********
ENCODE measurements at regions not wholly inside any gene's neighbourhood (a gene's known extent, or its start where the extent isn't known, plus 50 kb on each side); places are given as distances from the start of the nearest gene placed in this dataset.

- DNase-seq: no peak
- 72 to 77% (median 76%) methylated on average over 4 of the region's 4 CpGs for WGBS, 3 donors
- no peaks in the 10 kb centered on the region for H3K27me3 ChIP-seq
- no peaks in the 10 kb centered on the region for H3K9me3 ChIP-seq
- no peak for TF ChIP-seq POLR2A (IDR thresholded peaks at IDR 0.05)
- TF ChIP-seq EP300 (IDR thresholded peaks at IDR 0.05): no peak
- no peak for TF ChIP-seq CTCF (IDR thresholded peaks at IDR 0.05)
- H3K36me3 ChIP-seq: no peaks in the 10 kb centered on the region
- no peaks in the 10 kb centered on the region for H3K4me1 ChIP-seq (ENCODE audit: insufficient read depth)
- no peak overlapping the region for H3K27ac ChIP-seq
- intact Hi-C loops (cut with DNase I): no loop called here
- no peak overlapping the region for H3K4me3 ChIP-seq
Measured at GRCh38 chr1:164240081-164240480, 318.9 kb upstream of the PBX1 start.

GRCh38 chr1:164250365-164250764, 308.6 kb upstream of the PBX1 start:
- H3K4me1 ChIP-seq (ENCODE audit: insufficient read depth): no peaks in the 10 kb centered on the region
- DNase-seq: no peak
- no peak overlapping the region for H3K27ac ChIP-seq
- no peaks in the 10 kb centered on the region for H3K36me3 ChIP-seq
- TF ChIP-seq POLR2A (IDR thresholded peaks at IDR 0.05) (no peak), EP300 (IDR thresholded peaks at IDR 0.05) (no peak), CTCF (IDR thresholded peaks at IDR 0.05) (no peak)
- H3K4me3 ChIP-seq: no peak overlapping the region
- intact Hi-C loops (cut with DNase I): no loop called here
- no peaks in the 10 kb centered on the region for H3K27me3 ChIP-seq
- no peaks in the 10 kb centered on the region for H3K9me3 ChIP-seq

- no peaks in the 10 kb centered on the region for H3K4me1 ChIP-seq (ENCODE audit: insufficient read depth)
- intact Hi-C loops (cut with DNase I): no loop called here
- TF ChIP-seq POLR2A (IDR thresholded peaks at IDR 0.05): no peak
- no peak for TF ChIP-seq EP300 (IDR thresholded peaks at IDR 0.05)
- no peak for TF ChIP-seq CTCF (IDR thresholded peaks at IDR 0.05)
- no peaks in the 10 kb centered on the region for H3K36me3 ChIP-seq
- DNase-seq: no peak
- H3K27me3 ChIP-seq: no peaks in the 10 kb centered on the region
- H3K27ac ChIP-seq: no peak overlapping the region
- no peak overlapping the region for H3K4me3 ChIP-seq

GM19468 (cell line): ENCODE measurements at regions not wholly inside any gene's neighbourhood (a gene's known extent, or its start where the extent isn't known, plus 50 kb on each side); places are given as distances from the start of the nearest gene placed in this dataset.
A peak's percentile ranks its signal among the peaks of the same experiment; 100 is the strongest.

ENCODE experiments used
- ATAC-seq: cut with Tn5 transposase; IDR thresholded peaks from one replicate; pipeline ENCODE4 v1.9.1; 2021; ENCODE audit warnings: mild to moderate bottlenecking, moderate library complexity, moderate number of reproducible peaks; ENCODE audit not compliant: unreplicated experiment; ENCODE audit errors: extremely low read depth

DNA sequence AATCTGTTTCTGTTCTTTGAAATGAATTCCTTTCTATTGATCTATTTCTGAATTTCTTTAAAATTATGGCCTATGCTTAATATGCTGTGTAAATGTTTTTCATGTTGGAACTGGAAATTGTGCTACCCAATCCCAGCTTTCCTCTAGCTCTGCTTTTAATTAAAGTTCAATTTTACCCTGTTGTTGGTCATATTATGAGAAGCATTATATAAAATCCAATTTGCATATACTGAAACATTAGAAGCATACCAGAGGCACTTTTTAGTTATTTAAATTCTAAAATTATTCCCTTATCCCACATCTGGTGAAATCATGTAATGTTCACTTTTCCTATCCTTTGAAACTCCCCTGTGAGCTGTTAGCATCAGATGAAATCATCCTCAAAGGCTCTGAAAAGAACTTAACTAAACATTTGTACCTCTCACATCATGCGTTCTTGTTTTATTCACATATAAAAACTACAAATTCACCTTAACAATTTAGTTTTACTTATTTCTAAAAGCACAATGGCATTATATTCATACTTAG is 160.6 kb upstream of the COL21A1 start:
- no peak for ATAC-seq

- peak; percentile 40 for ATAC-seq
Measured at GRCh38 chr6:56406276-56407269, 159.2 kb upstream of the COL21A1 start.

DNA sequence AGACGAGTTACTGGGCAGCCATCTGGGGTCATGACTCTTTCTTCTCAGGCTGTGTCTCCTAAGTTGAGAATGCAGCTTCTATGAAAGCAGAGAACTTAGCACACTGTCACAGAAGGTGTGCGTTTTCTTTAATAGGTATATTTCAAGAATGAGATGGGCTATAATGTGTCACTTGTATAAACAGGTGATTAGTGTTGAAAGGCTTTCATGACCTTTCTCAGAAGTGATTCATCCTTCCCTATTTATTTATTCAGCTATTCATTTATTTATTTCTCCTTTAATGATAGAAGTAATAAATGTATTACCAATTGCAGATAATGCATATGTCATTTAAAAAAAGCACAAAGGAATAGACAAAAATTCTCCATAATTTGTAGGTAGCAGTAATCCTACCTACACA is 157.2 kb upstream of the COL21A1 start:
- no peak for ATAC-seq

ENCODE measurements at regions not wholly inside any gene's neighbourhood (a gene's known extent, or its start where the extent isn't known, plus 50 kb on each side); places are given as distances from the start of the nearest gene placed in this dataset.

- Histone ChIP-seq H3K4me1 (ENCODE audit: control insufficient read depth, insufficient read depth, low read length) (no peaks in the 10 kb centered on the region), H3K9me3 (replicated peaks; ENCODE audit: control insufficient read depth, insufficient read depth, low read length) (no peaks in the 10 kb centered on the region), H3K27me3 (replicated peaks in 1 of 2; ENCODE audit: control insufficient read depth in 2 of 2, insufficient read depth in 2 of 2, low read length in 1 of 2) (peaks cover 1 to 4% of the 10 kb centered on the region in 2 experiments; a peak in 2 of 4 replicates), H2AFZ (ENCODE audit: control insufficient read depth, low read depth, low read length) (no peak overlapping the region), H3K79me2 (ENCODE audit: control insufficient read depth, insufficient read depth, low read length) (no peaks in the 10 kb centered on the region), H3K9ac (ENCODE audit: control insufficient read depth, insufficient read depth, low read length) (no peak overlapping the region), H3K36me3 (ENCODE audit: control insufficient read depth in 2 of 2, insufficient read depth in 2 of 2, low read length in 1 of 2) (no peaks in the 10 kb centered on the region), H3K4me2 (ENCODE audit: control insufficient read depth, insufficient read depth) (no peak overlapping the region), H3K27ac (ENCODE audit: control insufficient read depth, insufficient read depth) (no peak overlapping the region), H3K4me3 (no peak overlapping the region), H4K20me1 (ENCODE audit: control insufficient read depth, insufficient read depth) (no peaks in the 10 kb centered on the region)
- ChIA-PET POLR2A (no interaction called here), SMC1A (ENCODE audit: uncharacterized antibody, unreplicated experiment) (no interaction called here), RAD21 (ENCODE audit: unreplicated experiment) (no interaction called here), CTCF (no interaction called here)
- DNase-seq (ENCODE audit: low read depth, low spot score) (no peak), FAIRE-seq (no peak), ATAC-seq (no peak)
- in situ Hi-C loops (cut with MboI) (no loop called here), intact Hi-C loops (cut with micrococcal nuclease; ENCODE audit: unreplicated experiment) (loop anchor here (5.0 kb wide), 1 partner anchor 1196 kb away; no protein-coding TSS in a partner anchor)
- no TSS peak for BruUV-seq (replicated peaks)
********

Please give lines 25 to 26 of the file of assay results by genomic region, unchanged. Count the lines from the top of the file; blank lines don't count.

- no peaks in the 10 kb centered on the region for H3K4me1 ChIP-seq (ENCODE audit: insufficient read depth)
- intact Hi-C loops (cut with DNase I): no loop called here